I've always thought of Bradman as having the better cricket mind of all the ATG's as well as his batting. Is that a fair assessment, or is there someone I'm not giving credit to?
But he probably was the most mentally strong cricketer ever... Even if guys like Tendulkar and Lara went back to Bradman's time, they wouldn't average tha high because no matter what the condotion/opposition are, they are more prone to mistakes than Bradman. They'd throw their wicket away at some stage
Bradman was a smart man no doubt but he pulled some real boners in his time including his mistreatment of Grimmett and Miller and perhaps a lack of foresight that allowed the insurrection of WSC.
He had a great memory of things that had happened previously and would set fields accordingly.
Also for someone as good as Miller to come into a side who was as dominant as Australia at the time, with his history in the War, would have been difficult to take Bradman and his attitude to the game seriously. Flip side Bradman had come into the side in the depression and was seen as a guiding light beyond cricket. Losing wasn't in his mind ever, so those minds weren't going to get along!
Loved Bradman's "The Art of Cricket". His cricket mind was brilliant. Miller got exactly what he wanted from his teammates, I think - Expectations of intermittent greatness.
Excerpt on swing bowling from the book:
It is a great read, technical but interesting.Quote:
One of the most interesting parts of the matter is the knowledge that a cricket ball will not change direction in the air if travelling too fast.
I have long held the view that a bowler of Tyson's pace could not produce the degree of swing which was achievable by a bowler of Bedser's pace.....
Certain conditions are shown to be desirable in order that maximum swing may be obtained. They are :-
1. A new ball with a shiny surface.
2. A humid atmosphere, with cloud.
3. A wind blowing from the right quarter.
As these factors disappear, so will swing......
There was a period in Australia when some cricket ball manufacturers, probably for reasons of economy, resorted to lacquering the surface of balls instead of shining them. The lacquer gives a beautiful bright, glossy finish. But that ball will not swing to anything like the same extent as one with the leather itself polished.....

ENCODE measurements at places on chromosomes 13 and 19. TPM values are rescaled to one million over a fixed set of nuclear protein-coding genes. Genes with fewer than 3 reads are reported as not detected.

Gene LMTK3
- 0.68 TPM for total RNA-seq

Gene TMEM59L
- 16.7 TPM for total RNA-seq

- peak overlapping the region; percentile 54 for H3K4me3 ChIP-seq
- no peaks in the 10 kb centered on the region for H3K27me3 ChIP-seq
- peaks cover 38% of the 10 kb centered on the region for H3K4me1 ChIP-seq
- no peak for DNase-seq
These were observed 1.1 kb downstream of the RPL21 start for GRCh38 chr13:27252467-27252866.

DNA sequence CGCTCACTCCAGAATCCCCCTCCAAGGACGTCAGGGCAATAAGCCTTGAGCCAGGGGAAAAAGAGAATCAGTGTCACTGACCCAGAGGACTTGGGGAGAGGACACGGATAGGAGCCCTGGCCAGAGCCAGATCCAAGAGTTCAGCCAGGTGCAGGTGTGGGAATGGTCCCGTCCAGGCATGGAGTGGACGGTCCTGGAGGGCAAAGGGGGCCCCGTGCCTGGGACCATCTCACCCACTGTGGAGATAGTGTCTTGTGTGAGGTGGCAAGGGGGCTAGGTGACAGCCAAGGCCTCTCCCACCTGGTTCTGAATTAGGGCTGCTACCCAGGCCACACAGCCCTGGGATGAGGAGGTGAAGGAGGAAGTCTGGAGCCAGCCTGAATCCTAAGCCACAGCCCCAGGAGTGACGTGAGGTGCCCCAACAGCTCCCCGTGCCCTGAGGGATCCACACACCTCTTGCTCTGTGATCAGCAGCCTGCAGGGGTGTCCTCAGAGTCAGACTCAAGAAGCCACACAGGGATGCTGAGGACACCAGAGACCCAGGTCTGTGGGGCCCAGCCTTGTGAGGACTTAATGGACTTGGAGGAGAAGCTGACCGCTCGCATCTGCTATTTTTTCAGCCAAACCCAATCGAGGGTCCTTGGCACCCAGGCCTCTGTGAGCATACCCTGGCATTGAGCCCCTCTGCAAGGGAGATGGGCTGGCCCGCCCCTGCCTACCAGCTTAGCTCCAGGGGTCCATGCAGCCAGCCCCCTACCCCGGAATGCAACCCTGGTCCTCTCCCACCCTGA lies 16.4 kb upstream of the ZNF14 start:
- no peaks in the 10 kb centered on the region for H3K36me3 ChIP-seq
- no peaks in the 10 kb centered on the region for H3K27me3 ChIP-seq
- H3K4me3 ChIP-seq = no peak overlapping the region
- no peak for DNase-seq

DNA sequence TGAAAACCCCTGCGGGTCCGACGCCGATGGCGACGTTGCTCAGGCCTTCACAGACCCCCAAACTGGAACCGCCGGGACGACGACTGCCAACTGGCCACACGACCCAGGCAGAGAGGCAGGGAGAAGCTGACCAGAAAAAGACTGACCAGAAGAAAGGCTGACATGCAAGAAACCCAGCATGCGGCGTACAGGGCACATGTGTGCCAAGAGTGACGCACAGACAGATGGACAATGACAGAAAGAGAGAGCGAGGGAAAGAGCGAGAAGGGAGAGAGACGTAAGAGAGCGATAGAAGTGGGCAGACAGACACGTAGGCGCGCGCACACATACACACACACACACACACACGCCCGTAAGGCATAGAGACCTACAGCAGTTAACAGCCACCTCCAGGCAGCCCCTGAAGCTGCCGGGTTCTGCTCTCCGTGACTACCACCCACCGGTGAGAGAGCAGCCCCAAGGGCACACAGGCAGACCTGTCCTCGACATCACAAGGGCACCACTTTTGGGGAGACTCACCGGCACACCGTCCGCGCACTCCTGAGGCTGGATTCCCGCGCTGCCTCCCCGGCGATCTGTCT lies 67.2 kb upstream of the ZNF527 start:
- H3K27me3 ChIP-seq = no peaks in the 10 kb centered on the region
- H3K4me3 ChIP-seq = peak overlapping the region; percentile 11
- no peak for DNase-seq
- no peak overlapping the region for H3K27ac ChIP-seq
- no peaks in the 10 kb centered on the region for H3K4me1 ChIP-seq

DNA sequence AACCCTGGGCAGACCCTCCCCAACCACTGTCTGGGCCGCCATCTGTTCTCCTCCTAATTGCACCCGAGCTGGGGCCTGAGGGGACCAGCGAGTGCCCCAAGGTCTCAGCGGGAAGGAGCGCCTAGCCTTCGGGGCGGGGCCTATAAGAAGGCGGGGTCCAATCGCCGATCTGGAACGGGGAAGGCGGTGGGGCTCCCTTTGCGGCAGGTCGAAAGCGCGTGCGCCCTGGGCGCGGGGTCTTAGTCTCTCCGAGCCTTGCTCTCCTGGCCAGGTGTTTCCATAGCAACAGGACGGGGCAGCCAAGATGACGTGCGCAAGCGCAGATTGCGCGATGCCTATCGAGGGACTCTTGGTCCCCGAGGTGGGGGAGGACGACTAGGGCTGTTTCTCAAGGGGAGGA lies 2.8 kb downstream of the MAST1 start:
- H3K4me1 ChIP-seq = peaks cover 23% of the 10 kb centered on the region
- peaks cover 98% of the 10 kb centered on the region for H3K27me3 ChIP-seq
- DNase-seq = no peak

An interesting point about polishing the ball which may not be appreciated is that the bowler likes to have one side only shined up. A ball with one shiny side can be made to swing even though it has virtually no seam at all, but with no seam and two rough sides it probably couldn't.....
Putting things in their simplest form so that bowlers will know what to do one may say the seam of a ball acts like a rudder. Point the seam towards slips and the ball will veer that way to become an out-swinger. Point the seam towards fine-leg, the reverse will happen and you will get an in-swinger....
But the swinger which dips late, the ball which apparently is dead straight three quarters of the length of the pitch and then suddenly dips one way or the other, is the very devil. A late out-swinger which cuts away still further off the pitch will defeat anyone....
One of the great sins of some new ball bowlers is that they will continue to bowl cartwheeled outswingers at the stumps so that the ball finishes well outside the off stump and the batsman can safely watch it go by whilst another bit of shine has gone off the ball....
Really enjoyed reading that excerpt.
Bradman by a mile.
Missed 7 years of international cricket in his prime due to WW2.
Out of his 29 centuries 12 were Double centuries.
Another thing that makes me think Bradman had no equal is that Jack Hobbs who is every all time team i can think of, of his 15 centuries only 1 was a Double century.
Of Gary Sobers 26 centuries only 2 were more than double centuries.
I hope this paints a picture further than just oh but Sobers could bowl.
So Bradman played half the amount of Tests Sobers did scored 3 more centuries than Sobers and 10 more Double centuries.
Its not even close.
Bradman by 1.75 miles
The gap between Bradman and Sobers is significantly large, but it's not as wide as we like to think if we look at Sober's best decade. And a decade is a long time if you think about it. For example;
Bradman 1928-38, 1946-48 V ENG
Years = 12
Tests = 37
Runs = 5028
Ave = 89.78
100s = 19
50s = 12
Best Decade: Don Bradman 1929-38, 1946 V ENG
Test = 28
Runs = 4197
Ave = 99.50
100s = 16
50s = 8
Best Decade: Garry Sobers 1958-68 V ENG
Tests = 20
Runs = 2098
Ave = 82.07
100s = 9
50s = 7
Best Decade: Sobers 1958-68
Tests = 53
Runs = 5511
Ave = 71.57
100s = 19
50s = 21
Another factor that makes Bradman standout above the rest is that it only too him 9 Test matches (20 months) to reach an average of 100. In other words he settled in to his role at No.3 and matured as a batsman amazingly quickly, no mucking about.
Sobers on the other took 20 Tests to push is average into the 60s, and it wasn't till he'd been playing for 4-5 years did he really hit his straps and start piling on the runs.
(Note: 'Best Decade' is according to what I could find using Statsguru. Other people might be able to improve the batting average of either player by choosing slightly different start and finish dates.)
Sobers also started out as a spin bowler.